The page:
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Thank you, Marty. The path is not always an easy one. I am receiving so much help from others and I like being a part of this discussion group. I know I am where I am at because of the help from others here. We are indeed blessed to have a place that is safe and caring. :wub:

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This is outstanding, Anne. I missed hearing him when he spoke nearby not too long ago. A man of wisdom.....this will help everyone here....a reminder to all including me.

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Thank you, Anne. I love Lou LaGrand, and I love the positive message he conveys in this article:

You can get through your great loss. Yes, you will have some failures but learn from them. Get up and go at it again. Keep seeking knowledge and wisdom from others who have dealt with your type of loss. Take what you hear that seems right for you and let go of the rest. You will overcome.

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As I was re-reading the Lou LaGrand article, I got an email listing several articles by La Grand. Here is the link to the links.


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Uma Girish

6 Things that Helped Me When I was Grieving


Healing from grief doesn't come with a generic prescription. It's not 2 Advil for pain relief.

We each have to find our own route toward healing. I'd like to share what helped me through those raw weeks and months of intense grief.

Crying. Tears have always been healing for me. When I lost my mother, I cried gallons of tears. Each time, my soul was rinsed clean and I felt lighter. The weight of grief lessened.


I didn't care about calories or miles. Walking at my own pace always felt good. My sore, achy muscles limbered up. My eyes landed on a flower or a painted sky--and my heart lifted for a brief moment.

Reading. Inspirational literature whetted my appetite. Words were the perfect balm for my wounds. I found solace in the meaning behind pain, grief and loss. Books became my best friends at a time when no one else could.

Sleeping. Grief used up so much energy. I'd fall asleep as soon as my head touched the pillow. For those precious hours, I could lay my burdens down. Refueling helped me find the energy to move through another day.

Support. Finding a support group felt like finding my tribe after wandering through a scary forest, alone and bewildered. I felt held and nurtured. The women in my group listened to my stories. They gave me hugs. They helped me piece together my broken heart.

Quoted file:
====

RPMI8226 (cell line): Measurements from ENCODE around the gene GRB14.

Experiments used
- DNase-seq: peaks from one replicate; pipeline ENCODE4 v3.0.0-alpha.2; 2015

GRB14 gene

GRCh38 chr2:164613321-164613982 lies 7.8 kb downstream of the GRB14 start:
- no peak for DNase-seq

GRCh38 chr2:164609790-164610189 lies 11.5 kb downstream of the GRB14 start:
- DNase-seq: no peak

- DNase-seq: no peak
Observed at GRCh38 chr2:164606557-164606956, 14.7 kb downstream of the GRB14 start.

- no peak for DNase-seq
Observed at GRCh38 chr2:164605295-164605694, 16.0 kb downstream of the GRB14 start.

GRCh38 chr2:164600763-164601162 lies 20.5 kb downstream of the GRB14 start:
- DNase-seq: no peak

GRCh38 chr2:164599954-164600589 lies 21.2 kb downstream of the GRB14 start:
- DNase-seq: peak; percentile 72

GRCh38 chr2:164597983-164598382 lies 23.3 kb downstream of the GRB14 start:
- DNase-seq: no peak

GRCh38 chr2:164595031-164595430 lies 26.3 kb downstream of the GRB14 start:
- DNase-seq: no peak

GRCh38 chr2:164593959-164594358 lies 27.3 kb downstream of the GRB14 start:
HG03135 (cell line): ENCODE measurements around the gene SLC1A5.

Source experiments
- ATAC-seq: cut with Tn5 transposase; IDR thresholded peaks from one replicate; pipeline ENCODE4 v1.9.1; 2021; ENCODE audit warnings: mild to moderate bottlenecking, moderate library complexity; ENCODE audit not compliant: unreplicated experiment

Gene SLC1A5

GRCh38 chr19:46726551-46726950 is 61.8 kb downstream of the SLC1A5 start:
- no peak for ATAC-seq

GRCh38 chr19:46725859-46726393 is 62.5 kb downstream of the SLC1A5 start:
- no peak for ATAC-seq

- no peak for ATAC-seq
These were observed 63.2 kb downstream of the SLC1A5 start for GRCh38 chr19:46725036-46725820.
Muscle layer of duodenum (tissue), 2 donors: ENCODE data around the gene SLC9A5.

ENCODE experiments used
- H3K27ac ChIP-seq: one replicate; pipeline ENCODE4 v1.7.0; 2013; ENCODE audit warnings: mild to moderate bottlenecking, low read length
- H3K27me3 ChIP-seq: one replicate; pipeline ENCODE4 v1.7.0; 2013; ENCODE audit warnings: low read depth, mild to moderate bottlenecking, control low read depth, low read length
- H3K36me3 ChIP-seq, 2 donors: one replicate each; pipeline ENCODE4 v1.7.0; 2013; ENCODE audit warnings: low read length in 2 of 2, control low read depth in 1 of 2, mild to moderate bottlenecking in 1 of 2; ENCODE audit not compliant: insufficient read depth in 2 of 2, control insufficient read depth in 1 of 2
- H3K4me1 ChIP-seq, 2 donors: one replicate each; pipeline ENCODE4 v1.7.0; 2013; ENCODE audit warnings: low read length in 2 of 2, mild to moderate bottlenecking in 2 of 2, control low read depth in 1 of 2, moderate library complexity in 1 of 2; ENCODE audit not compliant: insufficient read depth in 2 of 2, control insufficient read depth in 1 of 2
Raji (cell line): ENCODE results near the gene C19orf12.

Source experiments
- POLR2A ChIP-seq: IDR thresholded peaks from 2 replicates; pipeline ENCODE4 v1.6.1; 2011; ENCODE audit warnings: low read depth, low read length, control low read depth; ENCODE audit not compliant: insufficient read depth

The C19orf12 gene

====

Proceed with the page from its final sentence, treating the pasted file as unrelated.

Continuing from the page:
Service. Nothing helped me heal faster than serving a group of seniors in a retirement community. In sharing stories of loss and grief, in acts of kindness and compassion, my perspective of loss shifted. I felt connected to humanity and was making a difference. Most importantly, it made me realize that's why we're here.

My list of 6 may not be yours. We all grieve and heal differently.

I encourage you to make a list of your own. In recognizing what helps, you'll have a chance to bring more of that into your life.

And if you want to read the story of how I moved from grief to gratitude, check out my memoir "Losing Amma, Finding Home" on Amazon or my website.

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Some good points in the article above, Mary. I don't understand why so many people think we are ill when we are only grieving!

I found this article in my email this morning and wanted to share it ~


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10 Things about the first year of grief...and more....keeping in mind it is different for everyone over all.


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This just in: the Fall 2014 Newsletter from Wings: A Grief Education Ministry

Contents of this ELetter:

• Feature: Tricks Your Brain Plays on You During Grief by Bob Baugher
• Editor’s Journal: It Takes a Celebrity’s Death to Invite Us to Discuss Suicide by Nan Zastrow
• What’s on the Calendar
• Inspirational Story: Can Good Come from Death? by Arla Luetschwager
Life Is... from Mother Teresa of Calcutta
• Reader Feedback:What Do You Think?

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Such good information in the article you posted, Marty. It is filled with so many good points.

One of the sections of the article talked about rituals and routines others shared and I found them to be very inspiring.

A few of my own rituals in those early days were to:

· Play videos that Jim and I enjoyed together

· I made iBooks (using an Apple software program) that I filled with pictures of Jim and the kids and grandkids and sent the finished book to each child

· I made PowerPoint slide shows using different themes (flowers, dance, nature, etc.) and turned the ppt into iMovies ~ this helped to fill my days ~ I burned the iMovies onto discs so I can watch them